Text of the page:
Sunday 22 July 2012
Allowing handphones in school uncalled for
Twitterjaya has apparently shot down the recent proposal by the Education Ministry to allow mobile phones and other electronic gadgets to be brought to school.
While there are indeed those who support the proposal, but unlike those who oppose it, they fail to back it with any reason, apart from expressing pure excitement to the thought of such actions are no longer punishable by the headmaster.
The majority in Twitterjaya, however, are finding it hard to comprehend the logic behind such a proposal.
And these are some of their tweets:
Nurul Farahain @farahsahudin: We survived our school days without handphones. And I think they can as well. This is not supposed to be an issue.
Muhammad Nazmi @nazmigendutt: Handphones and iPads to school? No more UPSR and PMR? I pray for the future generation.
Yusuf @hazardgeek: No more ‘galah panjang', ‘police and thief', ‘main kejar-kejar' during recess. They'll spend recess with handphones. Boring kids.
Fakhira Mukhtar @FakhiraMukhtar: If handphones are allowed in school, more students won't know how to socialise in real life and flirt via text, and will never make a real move.
Aiesyah @aiesyahmustafa: Instead of allowing us to bring handphones to school, they should consider giving each of us a locker.
DNN G @DeliaGallagherr: Uhh, I think majority of the students will abuse the privileges of bringing handphones to school.
NO FIT H @LeAwesomeGhah: I don't think allowing students to bring handphones to school is a good idea. Dear PM, you're actually destroying the young generation's future.
Kyra Tee @SyakirahTee: I'm totally not agree about the new rule that students can bring their phone to school.
Faizal Dardin @faizaldardin: Reading here and there, convinced that the decision to allow mobile phones to school really uncalled for.
Radziman Mazlan @ajimmzln: Mobile phones to be allowed in school starting next year? yeah, we're seeing the demise of quality in education.
Stephen Doss @stephendoss: Mobile phones in school, another object to reinforce class distinction between the haves and the have nots.
The KaV Knight Rises @kavilan: Personal mobile phones at school can widen distinction of social class. What about those who can't afford one? Peer pressure, anyone?
Wong Zhiwei @WongZhiwei: No point allowing mobile phones in school.
F13 @M5_n1t3g4m3r: Hmm, interesting. Looks like the *&^%$ might allow us to bring our mobile phones next year to school.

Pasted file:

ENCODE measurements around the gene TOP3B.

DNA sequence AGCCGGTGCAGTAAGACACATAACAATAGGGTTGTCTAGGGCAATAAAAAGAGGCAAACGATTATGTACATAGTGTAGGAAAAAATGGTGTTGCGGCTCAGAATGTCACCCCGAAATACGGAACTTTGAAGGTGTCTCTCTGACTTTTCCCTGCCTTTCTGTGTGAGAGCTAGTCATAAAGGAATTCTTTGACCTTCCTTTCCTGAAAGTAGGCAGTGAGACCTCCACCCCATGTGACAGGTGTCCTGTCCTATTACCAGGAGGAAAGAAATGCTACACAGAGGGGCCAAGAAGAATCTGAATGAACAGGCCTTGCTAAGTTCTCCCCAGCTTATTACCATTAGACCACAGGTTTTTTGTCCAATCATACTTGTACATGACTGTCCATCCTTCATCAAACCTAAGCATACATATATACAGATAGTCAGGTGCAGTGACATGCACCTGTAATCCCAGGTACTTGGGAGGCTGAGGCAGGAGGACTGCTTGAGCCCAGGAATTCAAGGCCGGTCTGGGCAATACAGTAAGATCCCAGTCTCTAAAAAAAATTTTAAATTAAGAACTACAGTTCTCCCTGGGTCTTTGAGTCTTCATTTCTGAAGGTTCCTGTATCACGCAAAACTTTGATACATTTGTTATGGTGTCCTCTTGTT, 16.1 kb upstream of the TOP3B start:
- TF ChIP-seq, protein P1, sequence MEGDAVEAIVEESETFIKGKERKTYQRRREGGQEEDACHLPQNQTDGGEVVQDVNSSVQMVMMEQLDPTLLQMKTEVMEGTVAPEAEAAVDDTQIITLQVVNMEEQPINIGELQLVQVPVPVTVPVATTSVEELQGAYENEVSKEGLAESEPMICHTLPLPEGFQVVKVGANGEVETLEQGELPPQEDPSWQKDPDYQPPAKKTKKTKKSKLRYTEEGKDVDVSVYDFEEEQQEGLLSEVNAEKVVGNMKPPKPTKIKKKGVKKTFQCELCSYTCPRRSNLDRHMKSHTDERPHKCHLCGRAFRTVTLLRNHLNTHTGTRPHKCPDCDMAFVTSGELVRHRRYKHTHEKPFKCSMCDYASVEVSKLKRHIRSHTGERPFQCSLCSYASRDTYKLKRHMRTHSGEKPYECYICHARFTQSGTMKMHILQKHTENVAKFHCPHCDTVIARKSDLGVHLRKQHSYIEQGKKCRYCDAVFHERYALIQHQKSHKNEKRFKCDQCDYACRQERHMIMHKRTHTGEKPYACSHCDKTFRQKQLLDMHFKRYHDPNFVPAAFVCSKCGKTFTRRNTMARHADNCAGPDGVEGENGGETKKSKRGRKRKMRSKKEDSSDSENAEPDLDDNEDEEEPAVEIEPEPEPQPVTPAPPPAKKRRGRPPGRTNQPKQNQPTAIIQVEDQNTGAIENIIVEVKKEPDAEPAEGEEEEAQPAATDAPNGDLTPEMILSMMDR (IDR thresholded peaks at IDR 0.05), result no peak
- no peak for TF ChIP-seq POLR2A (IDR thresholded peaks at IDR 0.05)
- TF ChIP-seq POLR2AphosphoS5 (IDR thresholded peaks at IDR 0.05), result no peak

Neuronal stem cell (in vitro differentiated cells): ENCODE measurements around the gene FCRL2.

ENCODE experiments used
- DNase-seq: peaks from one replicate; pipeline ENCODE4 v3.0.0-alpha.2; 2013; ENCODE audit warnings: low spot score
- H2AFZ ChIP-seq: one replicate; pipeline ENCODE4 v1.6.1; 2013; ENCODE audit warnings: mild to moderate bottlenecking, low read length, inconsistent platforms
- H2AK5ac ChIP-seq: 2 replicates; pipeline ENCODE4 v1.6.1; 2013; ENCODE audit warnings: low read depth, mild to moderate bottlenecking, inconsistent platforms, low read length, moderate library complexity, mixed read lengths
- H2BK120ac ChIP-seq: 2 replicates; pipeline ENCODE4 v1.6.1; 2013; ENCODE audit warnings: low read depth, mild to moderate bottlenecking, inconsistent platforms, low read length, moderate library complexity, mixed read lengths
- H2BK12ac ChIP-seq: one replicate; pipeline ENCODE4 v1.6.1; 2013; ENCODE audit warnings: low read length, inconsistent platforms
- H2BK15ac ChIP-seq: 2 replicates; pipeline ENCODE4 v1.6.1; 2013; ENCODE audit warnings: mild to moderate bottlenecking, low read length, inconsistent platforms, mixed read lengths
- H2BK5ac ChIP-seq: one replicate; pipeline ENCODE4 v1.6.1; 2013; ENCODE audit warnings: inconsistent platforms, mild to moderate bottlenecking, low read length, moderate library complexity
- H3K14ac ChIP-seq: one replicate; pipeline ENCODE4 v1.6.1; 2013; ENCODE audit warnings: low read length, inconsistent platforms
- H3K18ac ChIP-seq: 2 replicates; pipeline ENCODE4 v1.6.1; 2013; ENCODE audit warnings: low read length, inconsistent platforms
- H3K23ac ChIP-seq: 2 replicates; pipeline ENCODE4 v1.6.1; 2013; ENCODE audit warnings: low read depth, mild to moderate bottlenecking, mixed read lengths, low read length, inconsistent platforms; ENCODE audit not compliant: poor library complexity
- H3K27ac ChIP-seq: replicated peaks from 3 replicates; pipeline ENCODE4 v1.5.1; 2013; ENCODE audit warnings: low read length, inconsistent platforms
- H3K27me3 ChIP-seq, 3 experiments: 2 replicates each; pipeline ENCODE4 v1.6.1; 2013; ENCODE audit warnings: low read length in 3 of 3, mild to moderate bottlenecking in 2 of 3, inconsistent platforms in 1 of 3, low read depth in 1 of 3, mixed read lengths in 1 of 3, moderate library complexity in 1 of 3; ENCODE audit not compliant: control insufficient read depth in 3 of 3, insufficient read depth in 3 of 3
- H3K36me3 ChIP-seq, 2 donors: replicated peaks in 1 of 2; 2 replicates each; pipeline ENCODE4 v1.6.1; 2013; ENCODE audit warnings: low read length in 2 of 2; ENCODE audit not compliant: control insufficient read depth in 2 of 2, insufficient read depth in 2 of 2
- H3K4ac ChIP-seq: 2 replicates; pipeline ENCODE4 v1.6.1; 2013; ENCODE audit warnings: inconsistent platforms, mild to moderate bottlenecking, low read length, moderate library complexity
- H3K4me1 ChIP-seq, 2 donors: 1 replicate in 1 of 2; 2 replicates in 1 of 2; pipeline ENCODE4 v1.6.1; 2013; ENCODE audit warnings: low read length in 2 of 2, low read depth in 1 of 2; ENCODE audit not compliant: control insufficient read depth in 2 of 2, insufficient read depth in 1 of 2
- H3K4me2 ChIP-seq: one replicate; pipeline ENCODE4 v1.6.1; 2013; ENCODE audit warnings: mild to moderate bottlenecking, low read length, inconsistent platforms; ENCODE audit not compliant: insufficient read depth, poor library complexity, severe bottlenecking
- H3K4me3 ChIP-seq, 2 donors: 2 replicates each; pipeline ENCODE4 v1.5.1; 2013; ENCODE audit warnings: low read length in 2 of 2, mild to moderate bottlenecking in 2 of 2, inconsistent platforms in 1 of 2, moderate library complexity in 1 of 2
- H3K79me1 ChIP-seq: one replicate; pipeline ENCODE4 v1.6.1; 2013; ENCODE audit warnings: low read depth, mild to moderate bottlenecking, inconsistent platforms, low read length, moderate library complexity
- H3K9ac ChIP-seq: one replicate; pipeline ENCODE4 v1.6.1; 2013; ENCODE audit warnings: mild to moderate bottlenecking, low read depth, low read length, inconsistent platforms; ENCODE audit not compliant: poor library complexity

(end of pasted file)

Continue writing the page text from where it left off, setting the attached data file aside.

Erna Nadia @erenyeahyeahh: Not sure if the government is stupid or I just can't see the benefits of bringing mobile phones to school.
Anonymous @asyrafzabani: Our education system is getting messed up. Kids can bring mobile phones to school now? What's next? They're allowed to bring TV? PS3? Xbox?
Darshini Raj @DashAdore: Wah, students can bring mobile phones to school! But what for? I disagree 1,000%!
Syana's @SyazanaAriffin: Mobile phones to school? Not funny, sure to pay attention to phones rather than the teachers.
Jason Chua @chuajason96: Apparently mobile phones are finally being allowed at schools in Malaysia? SMH (shake my head) at the Malaysian school system.
Zaza Azahar @ZZazot: Seriously, I can write an essay about why mobile phones should be banned to school.
AM Ridzuan @RidzuanAM: Many teachers don't agree (with the proposal of) pupils (being) allowed to bring mobile phones to school.
Lavishya Ratti @LavishyaR: Mobile phones allowed in school next year? Gone lah. Students will surely abuse the advantage.
Mohd Rafshamjani @Rafshamjani: Aku kurang happy dgn student dbenarkn bwk hp sbrnye. Time tuition pn aku tension tgk dorg texting, ni plak klau during school hours.
(I am unhappy with the proposal to allow students to bring mobile phones to school. I'm stressed seeing students text during tuition hours, what more in schools.)
Wooing the teens?
Though the move can be seen as a way for the government to gain popularity among students, the implications are far too severe to ignore.
The arguments against mobile phones being brought to school stretches beyond that it is merely a distraction.
More serious issues come into play when one considers the probable rise of property theft in schools. The culture of stealing erasers and pencil boxes could potentially be replaced by the more lucrative industry of iPad and smartphone theft.
Also the rise of vanity in schools like never before with the placement of socio-economic barriers within the school's eco-system separating the haves from the have-nots.
Twitterjaya raises points that make it seem as if the Education Ministry might not be all into education at the moment, but rather more interested in pacifying a group of teens.